Can Free Seed Money Build a $1 Billion Company? Welcome to Start-Up Chile

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To me, Chile is not just a country located in South America; it’s also one of the biggest startups in the world. The Chilean government has done something completely new, turning Chile into a startup hub for Latin America through their newest initiative Start-Up Chile. Famously, they focus on the idea of kick-starting their ecosystem by creating just one $1 billion company (a controversial idea that I've written about before). Check out this video to get a better idea of their mission:

I’m simply in love with the project, it actually inspired me to create StartupQ8. And when I found out that the director of Start-Up Chile, Horacio Melo, was with us in Dubai for the Global Entrepreneurship Summit late last year, I just couldn’t pass up meeting and interviewing him. There is a lot to learn from the Chilean experience, especially on how to transform whole countries or cities into startup hubs. Here is our interview:

1) What was your background before joining Start-Up Chile?

I had a marketing background working with Proctor & Gamble in Chile where my job was to create innovative marketing campaigns; it was like being an entrepreneur inside a big company. After that, I joined Start-Up Chile in April 2011.

2) What exactly is Start-Up Chile and how does it work?

Start-Up Chile is a 6-month startup accelerator program targeted to both global and local startups. We provide a number of selected early-stage startups US$40,000 for free (no equity at all). Our only condition is for startups to spend these six months inside Chile. After these six months they can do whatever they want.

3) How did Start-Up Chile get started?

The government’s Innovation and Entrepreneurship Advsior, Nicolas Shea, had the idea to launch Start-Up Chile to cause a culture shift in Chile and push entrepreneurs to start more startups that can scale globally. He explained his idea to one of the Ministers in the government and it was approved and implemented almost immediately. 

4) Can you share with us some numbers that describe Start-Up Chile’s reach?

We established Start-Up Chile around 2 years ago. During this period we accomplished a lot of things:

  • More than 5,200 teams applied to the program from more than 70 countries.
  • 597 startups have been selected from 63 different countries.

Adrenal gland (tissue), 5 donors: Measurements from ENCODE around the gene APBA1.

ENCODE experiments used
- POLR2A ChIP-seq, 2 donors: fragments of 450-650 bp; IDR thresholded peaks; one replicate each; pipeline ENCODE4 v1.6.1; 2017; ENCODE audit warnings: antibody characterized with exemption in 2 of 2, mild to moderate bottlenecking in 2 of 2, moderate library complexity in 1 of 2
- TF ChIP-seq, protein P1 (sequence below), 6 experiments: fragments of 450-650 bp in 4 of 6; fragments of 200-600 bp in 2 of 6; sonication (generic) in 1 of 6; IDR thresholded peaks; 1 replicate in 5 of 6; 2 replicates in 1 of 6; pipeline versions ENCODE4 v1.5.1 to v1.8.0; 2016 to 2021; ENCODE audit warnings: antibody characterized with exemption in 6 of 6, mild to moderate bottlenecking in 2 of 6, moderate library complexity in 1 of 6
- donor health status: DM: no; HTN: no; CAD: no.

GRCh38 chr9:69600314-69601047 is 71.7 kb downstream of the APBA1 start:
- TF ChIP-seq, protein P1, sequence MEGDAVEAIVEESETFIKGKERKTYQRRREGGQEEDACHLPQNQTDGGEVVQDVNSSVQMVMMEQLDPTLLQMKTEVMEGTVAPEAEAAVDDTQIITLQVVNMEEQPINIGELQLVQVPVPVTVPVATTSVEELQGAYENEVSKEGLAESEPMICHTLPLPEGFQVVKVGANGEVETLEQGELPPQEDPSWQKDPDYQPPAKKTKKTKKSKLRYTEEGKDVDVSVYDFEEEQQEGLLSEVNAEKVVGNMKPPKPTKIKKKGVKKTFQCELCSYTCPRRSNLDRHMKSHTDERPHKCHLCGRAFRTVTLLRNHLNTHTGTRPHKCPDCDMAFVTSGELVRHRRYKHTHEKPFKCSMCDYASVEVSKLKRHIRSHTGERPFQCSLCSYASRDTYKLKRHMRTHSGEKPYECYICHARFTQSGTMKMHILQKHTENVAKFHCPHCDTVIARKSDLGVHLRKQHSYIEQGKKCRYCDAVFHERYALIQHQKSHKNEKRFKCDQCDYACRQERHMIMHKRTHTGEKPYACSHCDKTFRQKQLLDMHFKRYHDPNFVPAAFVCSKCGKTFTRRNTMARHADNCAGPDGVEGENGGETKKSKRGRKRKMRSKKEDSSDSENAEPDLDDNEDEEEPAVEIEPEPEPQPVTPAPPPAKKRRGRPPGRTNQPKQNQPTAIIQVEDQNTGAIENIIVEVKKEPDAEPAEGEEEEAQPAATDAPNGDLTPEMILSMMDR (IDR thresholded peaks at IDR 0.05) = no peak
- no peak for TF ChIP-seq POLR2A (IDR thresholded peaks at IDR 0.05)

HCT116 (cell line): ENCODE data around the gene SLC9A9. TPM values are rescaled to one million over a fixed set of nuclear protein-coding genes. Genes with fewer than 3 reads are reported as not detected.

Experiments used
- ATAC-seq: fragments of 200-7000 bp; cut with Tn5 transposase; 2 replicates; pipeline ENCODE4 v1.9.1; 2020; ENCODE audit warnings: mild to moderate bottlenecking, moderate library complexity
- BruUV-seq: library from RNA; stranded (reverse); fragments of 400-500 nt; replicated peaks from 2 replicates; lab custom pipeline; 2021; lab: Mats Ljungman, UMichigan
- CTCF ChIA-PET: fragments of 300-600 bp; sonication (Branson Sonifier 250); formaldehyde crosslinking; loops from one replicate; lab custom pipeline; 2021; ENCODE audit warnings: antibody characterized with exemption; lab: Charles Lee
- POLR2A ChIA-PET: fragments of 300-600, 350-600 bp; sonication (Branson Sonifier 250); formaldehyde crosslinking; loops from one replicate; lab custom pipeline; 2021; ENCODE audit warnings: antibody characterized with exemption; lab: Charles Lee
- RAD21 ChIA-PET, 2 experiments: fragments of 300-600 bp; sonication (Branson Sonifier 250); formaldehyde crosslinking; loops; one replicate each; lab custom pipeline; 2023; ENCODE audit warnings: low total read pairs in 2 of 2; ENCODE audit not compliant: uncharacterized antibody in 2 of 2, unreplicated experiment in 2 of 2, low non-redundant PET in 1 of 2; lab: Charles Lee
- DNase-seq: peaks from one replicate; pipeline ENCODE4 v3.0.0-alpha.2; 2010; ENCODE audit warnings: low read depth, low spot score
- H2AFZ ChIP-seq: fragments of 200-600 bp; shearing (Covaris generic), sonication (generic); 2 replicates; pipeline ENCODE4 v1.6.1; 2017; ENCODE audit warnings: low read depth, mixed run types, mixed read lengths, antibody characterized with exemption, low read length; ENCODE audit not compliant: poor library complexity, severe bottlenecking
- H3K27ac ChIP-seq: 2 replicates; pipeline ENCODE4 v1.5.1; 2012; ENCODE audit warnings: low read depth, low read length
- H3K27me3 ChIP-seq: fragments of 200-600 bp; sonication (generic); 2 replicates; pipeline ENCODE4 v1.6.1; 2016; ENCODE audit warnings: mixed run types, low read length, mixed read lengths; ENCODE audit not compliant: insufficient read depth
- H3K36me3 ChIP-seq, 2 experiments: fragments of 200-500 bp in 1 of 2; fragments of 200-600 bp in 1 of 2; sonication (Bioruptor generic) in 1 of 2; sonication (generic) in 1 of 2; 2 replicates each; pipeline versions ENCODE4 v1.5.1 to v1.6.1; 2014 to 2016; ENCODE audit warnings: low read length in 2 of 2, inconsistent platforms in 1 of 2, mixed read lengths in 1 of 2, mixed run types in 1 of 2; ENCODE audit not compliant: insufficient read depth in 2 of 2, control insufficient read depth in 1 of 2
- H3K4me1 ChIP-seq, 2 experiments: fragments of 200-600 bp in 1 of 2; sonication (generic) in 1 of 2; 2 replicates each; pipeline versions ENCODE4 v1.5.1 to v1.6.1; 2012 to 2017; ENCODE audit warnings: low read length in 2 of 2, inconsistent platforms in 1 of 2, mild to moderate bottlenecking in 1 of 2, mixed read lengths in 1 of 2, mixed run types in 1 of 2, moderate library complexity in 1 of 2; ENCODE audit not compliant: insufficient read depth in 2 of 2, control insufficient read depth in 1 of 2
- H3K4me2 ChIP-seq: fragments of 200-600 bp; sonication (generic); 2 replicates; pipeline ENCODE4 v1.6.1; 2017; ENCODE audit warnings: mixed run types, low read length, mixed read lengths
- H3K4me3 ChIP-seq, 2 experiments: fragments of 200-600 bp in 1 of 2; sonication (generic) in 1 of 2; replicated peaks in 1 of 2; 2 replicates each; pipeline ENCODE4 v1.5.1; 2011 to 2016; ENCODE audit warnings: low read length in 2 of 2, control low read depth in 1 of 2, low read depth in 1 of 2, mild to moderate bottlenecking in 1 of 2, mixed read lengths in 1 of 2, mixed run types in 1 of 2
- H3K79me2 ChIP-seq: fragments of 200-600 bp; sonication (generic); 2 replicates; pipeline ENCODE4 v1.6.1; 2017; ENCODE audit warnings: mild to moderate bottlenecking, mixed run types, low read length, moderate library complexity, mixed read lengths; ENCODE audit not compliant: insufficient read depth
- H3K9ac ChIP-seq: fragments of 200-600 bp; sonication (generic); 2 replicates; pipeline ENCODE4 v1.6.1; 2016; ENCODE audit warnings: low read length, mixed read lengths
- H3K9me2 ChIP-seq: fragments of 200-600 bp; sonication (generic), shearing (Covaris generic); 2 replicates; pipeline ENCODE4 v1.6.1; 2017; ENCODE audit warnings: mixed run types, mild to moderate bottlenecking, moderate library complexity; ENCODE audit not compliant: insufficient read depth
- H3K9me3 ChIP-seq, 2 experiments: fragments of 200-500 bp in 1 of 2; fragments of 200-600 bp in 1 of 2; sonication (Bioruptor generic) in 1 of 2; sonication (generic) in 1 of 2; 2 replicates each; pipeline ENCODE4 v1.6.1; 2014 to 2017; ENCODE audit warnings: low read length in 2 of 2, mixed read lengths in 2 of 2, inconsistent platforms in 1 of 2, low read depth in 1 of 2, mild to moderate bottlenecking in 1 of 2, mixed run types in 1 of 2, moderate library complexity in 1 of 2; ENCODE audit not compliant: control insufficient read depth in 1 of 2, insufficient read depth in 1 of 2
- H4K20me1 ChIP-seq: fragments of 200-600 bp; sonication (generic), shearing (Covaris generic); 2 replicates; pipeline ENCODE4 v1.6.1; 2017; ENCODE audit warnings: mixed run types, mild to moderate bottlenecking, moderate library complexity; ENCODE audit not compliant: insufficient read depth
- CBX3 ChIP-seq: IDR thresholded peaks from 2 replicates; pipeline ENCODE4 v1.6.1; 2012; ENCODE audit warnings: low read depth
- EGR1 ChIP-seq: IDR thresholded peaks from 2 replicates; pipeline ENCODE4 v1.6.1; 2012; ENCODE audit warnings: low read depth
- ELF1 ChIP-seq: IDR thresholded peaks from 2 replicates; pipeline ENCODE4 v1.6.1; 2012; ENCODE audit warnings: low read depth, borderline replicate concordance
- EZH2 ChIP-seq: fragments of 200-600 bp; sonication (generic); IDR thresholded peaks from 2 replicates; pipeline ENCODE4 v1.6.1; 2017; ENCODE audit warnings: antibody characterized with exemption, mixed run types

• 35 of our startups raised more than US$14 million.
  • During the last couple of years, 4 Angel funds opened in Chile.
  • Currently, 40% of applicants are from Chile.
  • More universities are adding entrepreneurship into their curriculum.
  • 30% of startups stay in Chile after the program ends.
  • More than 400 jobs have been created.

5) The goal of Start-Up Chile is so simple: “Create a $1 billion company.” Why have you set this goal? And how will reaching it help Chile?

To create a cultural shift (in terms of innovation and entrepreneurship), we need a great success story. People need to believe that creating something valuable and important for the whole world is possible, even if you are from a small country like Chile. To make them believe in this dream, we just need one success story. Once that billion-dollar company is built, we believe the wheel will start moving and we will see more and more successful startups.

This simple goal helped us to pick startups and focus our resources to help them have a better chance at making big changes not only in Chile, but also around the world.

6) Some people say that your model is too risky, you give startups money for six months then they can leave without restrictions. Why are doing it this way and do you try to encourage them to stay?

We believe that people know what is better for them and for their startup than we do. If they think that leaving for another location is better for them, then we can’t stop them from doing that. We are getting startups and talents from all over the world that are coming to work shoulder-to-shoulder with Chilean entrepreneurs. It’s about learning from each other, creating a global network, and benefiting from a diversity of backgrounds and ideas.

7) Do you suffer from a lack of VC funding in Chile?

Yes, there is a lack for money for funding rounds between US $100,000 – US $1  million. However, we are trying to solve this problem by doing roadshows in Silicon Valley, New York and Miami.

8) Can you share with us some of the successful startups that have been a part of Start-Up Chile?

We have around 10 startups that raised more than US $1M. Some of our most recognizable startups are:, and

9) When does the next stage open for applicants?

The application process opens on the 11th of March and anyone from any country can apply to Start-Up Chile. We focus on three main things: 1) the team and their background, 2) the project, 3) the network they bring.  And it’s always a plus to have a mentor or an advisor for your team.

To learn more about the Chilean experience, check out my slideshare report here: “Let’s learn from Chile”.

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